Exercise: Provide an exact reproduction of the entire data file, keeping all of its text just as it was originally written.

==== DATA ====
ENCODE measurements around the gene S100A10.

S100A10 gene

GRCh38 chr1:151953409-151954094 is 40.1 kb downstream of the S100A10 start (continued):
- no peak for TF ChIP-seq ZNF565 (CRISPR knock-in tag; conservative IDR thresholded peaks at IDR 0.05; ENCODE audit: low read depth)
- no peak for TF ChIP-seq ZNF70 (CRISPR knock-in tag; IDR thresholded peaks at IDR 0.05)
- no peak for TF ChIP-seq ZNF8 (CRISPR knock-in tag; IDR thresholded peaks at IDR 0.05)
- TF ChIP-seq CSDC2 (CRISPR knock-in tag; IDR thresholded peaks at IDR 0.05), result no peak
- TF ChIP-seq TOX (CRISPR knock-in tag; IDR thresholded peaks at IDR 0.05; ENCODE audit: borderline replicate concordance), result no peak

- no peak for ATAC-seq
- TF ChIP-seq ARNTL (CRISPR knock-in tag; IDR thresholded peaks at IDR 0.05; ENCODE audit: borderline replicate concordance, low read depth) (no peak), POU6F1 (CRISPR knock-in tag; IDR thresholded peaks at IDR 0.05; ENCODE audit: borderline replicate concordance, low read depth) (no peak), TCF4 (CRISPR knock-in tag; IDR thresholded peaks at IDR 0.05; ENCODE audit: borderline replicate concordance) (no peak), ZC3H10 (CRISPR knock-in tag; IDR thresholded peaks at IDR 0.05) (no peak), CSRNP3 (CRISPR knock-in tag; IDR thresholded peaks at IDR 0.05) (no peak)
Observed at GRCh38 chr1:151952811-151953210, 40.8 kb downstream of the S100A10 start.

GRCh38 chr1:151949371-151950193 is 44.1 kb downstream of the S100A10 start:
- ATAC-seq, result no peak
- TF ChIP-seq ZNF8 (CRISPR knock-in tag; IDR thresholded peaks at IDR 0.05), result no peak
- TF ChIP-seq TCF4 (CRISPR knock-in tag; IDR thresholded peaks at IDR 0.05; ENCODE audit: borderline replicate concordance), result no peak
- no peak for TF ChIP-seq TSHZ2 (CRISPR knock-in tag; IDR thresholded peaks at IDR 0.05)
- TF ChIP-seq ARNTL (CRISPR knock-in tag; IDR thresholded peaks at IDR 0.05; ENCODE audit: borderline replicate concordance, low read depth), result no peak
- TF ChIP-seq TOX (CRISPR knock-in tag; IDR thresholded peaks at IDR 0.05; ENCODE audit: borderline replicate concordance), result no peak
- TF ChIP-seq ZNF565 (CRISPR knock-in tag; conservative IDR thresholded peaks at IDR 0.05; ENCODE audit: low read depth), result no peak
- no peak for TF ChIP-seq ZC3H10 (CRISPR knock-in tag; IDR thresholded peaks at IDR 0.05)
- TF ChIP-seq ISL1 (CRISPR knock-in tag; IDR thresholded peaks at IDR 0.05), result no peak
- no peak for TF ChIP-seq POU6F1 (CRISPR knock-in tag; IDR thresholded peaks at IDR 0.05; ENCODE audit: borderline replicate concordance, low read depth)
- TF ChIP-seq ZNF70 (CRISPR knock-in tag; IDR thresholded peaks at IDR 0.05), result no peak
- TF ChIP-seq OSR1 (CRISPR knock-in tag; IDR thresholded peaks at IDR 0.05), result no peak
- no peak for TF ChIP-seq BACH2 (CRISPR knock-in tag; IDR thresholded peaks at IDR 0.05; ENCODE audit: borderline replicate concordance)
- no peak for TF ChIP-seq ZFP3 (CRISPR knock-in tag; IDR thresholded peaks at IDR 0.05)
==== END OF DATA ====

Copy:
ENCODE measurements around the gene S100A10.

S100A10 gene

GRCh38 chr1:151953409-151954094 is 40.1 kb downstream of the S100A10 start (continued):
- no peak for TF ChIP-seq ZNF565 (CRISPR knock-in tag; conservative IDR thresholded peaks at IDR 0.05; ENCODE audit: low read depth)
- no peak for TF ChIP-seq ZNF70 (CRISPR knock-in tag; IDR thresholded peaks at IDR 0.05)
- no peak for TF ChIP-seq ZNF8 (CRISPR knock-in tag; IDR thresholded peaks at IDR 0.05)
- TF ChIP-seq CSDC2 (CRISPR knock-in tag; IDR thresholded peaks at IDR 0.05), result no peak
- TF ChIP-seq TOX (CRISPR knock-in tag; IDR thresholded peaks at IDR 0.05; ENCODE audit: borderline replicate concordance), result no peak

- no peak for ATAC-seq
- TF ChIP-seq ARNTL (CRISPR knock-in tag; IDR thresholded peaks at IDR 0.05; ENCODE audit: borderline replicate concordance, low read depth) (no peak), POU6F1 (CRISPR knock-in tag; IDR thresholded peaks at IDR 0.05; ENCODE audit: borderline replicate concordance, low read depth) (no peak), TCF4 (CRISPR knock-in tag; IDR thresholded peaks at IDR 0.05; ENCODE audit: borderline replicate concordance) (no peak), ZC3H10 (CRISPR knock-in tag; IDR thresholded peaks at IDR 0.05) (no peak), CSRNP3 (CRISPR knock-in tag; IDR thresholded peaks at IDR 0.05) (no peak)
Observed at GRCh38 chr1:151952811-151953210, 40.8 kb downstream of the S100A10 start.

GRCh38 chr1:151949371-151950193 is 44.1 kb downstream of the S100A10 start:
- ATAC-seq, result no peak
- TF ChIP-seq ZNF8 (CRISPR knock-in tag; IDR thresholded peaks at IDR 0.05), result no peak
- TF ChIP-seq TCF4 (CRISPR knock-in tag; IDR thresholded peaks at IDR 0.05; ENCODE audit: borderline replicate concordance), result no peak
- no peak for TF ChIP-seq TSHZ2 (CRISPR knock-in tag; IDR thresholded peaks at IDR 0.05)
- TF ChIP-seq ARNTL (CRISPR knock-in tag; IDR thresholded peaks at IDR 0.05; ENCODE audit: borderline replicate concordance, low read depth), result no peak
- TF ChIP-seq TOX (CRISPR knock-in tag; IDR thresholded peaks at IDR 0.05; ENCODE audit: borderline replicate concordance), result no peak
- TF ChIP-seq ZNF565 (CRISPR knock-in tag; conservative IDR thresholded peaks at IDR 0.05; ENCODE audit: low read depth), result no peak
- no peak for TF ChIP-seq ZC3H10 (CRISPR knock-in tag; IDR thresholded peaks at IDR 0.05)
- TF ChIP-seq ISL1 (CRISPR knock-in tag; IDR thresholded peaks at IDR 0.05), result no peak
- no peak for TF ChIP-seq POU6F1 (CRISPR knock-in tag; IDR thresholded peaks at IDR 0.05; ENCODE audit: borderline replicate concordance, low read depth)
- TF ChIP-seq ZNF70 (CRISPR knock-in tag; IDR thresholded peaks at IDR 0.05), result no peak
- TF ChIP-seq OSR1 (CRISPR knock-in tag; IDR thresholded peaks at IDR 0.05), result no peak
- no peak for TF ChIP-seq BACH2 (CRISPR knock-in tag; IDR thresholded peaks at IDR 0.05; ENCODE audit: borderline replicate concordance)
- no peak for TF ChIP-seq ZFP3 (CRISPR knock-in tag; IDR thresholded peaks at IDR 0.05)